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Maersk CEO Vincent Clerc tells customers of “challenging” months ahead for carriers and shippers

Maersk CEO Vincent Clerc has told customers during an online event that the next few months “will be challenging for carriers and businesses alike” given the current Red Sea security issues are expected to continue into Q3 2024.

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Like a number of other ocean carriers, Maersk is continuing to divert its ships around the Cape of Good Hope in South Africa, which Clerk has said is difficult for both carriers and shippers.

An acknowledgement of the difficulties shippers are experiencing

“We are faced with these challenges together and we need to make sure that we stay close to them as we handle the new set of circumstances that continues to unfold in front of us. These disruptions, and the impact they are having on your business, is not something that I, nor any colleagues at Maersk, take lightly. We know it is hard. We know it is difficult for you. We know it puts you under a lot of pressure,” said Vincent Clerc, CEO of A.P. Moller – Maersk.

Clerc added that the situation has extended rotations due to the longer route, necessitating two to three ships, depending on the trade in question.

An explanation for higher ocean freight rates

Maersk’s CEO then went on to claim that the availability of additional capacity was low to begin with and that carriers’ ability to bring in extra tonnage has been limited. Meanwhile, Clerk also claimed that this is all playing out at a time when demand for container transport has remained strong.

“Today, all ships that can sail and all ships that were previously not well utilised in other parts of the world have been redeployed to try to plug holes. It has alleviated part of the problem, but far from all the problem across the industry, including for Maersk. We are going to have in the coming month missing positions or ships that are sailing that are significant different size from what we normally would have on that string, which will also imply reduced ability for us to carry all the demand that there is,” said Clerc, as quoted on Maersk’s own website.

According to Clerc, since April and May, these difficulties have become more prominent.

The CEO of the Danish shipping giant also touched on the increase in operating costs that carriers are dealing with as a result of the longer journeys. Clerc told customers that this, as well as capacity being squeezed, had caused the price per container to rise significantly.

Maersk says it has “taken on these costs knowing that many of them will remain beyond the Red Sea situation”.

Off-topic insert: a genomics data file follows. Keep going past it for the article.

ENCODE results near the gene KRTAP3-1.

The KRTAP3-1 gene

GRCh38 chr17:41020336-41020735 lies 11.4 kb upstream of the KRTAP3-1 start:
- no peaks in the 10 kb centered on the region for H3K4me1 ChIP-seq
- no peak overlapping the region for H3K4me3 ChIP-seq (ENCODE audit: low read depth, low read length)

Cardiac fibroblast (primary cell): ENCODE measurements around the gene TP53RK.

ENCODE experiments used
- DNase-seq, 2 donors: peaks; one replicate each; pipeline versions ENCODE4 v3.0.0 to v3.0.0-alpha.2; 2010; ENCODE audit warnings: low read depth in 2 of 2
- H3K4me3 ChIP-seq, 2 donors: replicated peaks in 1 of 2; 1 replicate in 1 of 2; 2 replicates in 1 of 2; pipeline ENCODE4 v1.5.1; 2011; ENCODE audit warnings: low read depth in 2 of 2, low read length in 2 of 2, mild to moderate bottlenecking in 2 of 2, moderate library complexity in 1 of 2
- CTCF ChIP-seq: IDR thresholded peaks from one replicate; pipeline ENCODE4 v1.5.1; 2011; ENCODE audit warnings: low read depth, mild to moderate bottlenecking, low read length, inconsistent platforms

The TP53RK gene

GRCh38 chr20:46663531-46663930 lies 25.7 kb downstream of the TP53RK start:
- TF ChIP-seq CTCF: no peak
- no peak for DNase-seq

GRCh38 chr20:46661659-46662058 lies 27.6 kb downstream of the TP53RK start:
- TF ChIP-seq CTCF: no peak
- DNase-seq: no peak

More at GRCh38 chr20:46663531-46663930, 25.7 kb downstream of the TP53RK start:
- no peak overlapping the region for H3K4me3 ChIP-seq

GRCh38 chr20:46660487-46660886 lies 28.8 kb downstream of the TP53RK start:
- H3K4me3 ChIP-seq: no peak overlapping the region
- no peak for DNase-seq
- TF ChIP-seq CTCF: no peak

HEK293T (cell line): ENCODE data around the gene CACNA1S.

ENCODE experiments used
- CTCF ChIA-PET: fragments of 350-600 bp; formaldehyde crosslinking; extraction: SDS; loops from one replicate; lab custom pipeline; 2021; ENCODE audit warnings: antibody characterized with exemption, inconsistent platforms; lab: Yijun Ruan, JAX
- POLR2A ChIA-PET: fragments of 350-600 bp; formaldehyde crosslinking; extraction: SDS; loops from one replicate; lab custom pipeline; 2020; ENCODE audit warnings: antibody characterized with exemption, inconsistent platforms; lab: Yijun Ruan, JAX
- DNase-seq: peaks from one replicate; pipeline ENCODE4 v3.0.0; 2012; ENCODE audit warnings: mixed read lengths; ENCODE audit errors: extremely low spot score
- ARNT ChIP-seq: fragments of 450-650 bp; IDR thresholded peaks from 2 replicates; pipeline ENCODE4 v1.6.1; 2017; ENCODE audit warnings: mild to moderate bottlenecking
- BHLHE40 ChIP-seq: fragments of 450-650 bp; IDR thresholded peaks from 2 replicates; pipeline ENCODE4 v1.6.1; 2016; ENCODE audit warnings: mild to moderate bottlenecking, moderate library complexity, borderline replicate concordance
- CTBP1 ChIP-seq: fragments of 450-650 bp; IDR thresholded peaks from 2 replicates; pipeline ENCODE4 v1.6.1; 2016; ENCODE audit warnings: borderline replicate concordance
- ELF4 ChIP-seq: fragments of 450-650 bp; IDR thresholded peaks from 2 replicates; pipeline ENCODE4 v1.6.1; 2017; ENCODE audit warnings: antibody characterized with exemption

Offering an example as to why this is the case, Maersk states that its ships cannot be chartered for a few months to fill the current gaps. Instead, the company says carriers are having to sign up to several years at the higher charter rates.

In the opinion of Clerc, this is one factor bringing about a temporary increase in rates.

“The longer that this lasts, the more our costs will get deeply ingrained. We don’t know yet exactly how much of these costs we will recover and for how long. The higher rates we are seeing right now are of a temporary nature. We will see eventually that they go back to market as some of these problems get alleviated either by the new tonnage being phased in gradually or by us resuming normal sailing routes in the near future,” said Clerc.

When will Maersk’s vessels return to passing through Suez?

Vincent Clerc stressed during the online gathering that a return to Suez would not happen until the safety of seafarers, vessels, and cargo was guaranteed.

However, he added that once a resolution is found that addresses this, some ships could switch back to going through the Suez Canal almost immediately (although others would need to complete their journey around the Cape of Good Hope first).

In addition to this, Clerc warned that once Suez is deemed safe, there would be a period in which ships on different routes would arrive at various ports at similar times. This, as one would expect, shall cause a degree of port congestion until things eventually stabilise.

Pleas for stronger international presence in Red Sea “unsuccessful”

Finally, Maersk has confirmed that it has asked governments internationally for a stronger presence in the Red Sea / Gulf of Aden. Clerc stated that “this has been unsuccessful,” but added that businesses around the world can help by getting the message out about increased costs to their respective governments.

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